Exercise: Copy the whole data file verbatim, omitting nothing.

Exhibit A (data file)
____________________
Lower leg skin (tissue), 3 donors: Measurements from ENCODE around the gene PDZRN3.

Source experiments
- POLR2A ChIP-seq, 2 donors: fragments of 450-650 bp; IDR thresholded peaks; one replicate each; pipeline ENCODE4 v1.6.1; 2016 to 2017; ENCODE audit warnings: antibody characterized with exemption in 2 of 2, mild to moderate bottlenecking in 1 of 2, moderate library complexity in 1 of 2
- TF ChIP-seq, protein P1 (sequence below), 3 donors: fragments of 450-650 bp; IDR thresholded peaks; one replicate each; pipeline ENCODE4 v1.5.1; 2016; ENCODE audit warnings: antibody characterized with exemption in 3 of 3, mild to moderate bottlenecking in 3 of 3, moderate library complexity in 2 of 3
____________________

Lower leg skin (tissue), 3 donors: Measurements from ENCODE around the gene PDZRN3.

Source experiments
- POLR2A ChIP-seq, 2 donors: fragments of 450-650 bp; IDR thresholded peaks; one replicate each; pipeline ENCODE4 v1.6.1; 2016 to 2017; ENCODE audit warnings: antibody characterized with exemption in 2 of 2, mild to moderate bottlenecking in 1 of 2, moderate library complexity in 1 of 2
- TF ChIP-seq, protein P1 (sequence below), 3 donors: fragments of 450-650 bp; IDR thresholded peaks; one replicate each; pipeline ENCODE4 v1.5.1; 2016; ENCODE audit warnings: antibody characterized with exemption in 3 of 3, mild to moderate bottlenecking in 3 of 3, moderate library complexity in 2 of 3